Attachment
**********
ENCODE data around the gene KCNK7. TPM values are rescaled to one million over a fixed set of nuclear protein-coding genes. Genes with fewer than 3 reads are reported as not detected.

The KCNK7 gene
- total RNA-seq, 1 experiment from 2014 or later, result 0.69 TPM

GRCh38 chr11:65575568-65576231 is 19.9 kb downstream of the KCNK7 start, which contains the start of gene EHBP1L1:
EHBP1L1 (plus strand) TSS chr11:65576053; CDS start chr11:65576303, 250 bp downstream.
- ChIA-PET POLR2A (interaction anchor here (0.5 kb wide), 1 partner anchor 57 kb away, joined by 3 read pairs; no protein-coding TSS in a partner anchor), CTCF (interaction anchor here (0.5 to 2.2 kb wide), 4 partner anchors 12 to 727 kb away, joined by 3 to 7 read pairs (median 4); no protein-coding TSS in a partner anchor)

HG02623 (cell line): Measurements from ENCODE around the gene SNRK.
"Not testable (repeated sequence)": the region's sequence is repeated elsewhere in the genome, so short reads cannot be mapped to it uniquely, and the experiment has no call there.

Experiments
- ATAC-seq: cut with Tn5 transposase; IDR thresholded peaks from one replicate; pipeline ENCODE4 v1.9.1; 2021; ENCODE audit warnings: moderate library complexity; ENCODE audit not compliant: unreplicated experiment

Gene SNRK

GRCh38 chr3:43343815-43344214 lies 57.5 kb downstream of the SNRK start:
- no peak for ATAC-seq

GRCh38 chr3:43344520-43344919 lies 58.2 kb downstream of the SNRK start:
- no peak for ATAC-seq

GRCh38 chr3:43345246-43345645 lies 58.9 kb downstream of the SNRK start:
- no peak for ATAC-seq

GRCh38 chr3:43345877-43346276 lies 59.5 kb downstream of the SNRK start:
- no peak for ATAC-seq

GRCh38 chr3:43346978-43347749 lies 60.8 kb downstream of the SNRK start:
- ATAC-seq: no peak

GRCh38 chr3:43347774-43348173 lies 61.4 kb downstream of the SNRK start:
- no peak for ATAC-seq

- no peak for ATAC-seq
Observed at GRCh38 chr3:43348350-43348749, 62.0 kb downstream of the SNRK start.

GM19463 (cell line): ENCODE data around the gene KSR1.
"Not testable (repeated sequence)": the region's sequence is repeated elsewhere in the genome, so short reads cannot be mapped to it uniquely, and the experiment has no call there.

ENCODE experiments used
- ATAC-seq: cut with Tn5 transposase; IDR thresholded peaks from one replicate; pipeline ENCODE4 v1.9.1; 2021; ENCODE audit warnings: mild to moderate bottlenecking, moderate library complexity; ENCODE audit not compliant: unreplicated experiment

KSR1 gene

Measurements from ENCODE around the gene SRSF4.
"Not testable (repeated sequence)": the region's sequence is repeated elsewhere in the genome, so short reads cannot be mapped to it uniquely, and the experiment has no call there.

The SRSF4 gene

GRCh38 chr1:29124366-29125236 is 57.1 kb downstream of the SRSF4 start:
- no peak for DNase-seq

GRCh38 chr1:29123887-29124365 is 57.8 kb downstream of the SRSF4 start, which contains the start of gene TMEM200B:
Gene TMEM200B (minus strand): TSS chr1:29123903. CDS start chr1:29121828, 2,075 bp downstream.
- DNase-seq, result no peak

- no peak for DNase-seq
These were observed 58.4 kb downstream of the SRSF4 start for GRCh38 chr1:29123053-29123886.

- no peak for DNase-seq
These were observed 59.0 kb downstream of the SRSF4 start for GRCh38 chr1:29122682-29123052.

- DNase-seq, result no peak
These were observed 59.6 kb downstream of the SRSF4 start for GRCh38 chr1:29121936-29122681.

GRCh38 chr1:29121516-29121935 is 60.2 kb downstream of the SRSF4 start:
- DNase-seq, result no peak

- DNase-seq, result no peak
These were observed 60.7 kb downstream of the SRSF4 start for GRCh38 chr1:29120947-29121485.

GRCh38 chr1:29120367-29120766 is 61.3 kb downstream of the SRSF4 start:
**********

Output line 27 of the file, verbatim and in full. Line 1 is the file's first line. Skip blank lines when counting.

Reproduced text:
"Not testable (repeated sequence)": the region's sequence is repeated elsewhere in the genome, so short reads cannot be mapped to it uniquely, and the experiment has no call there.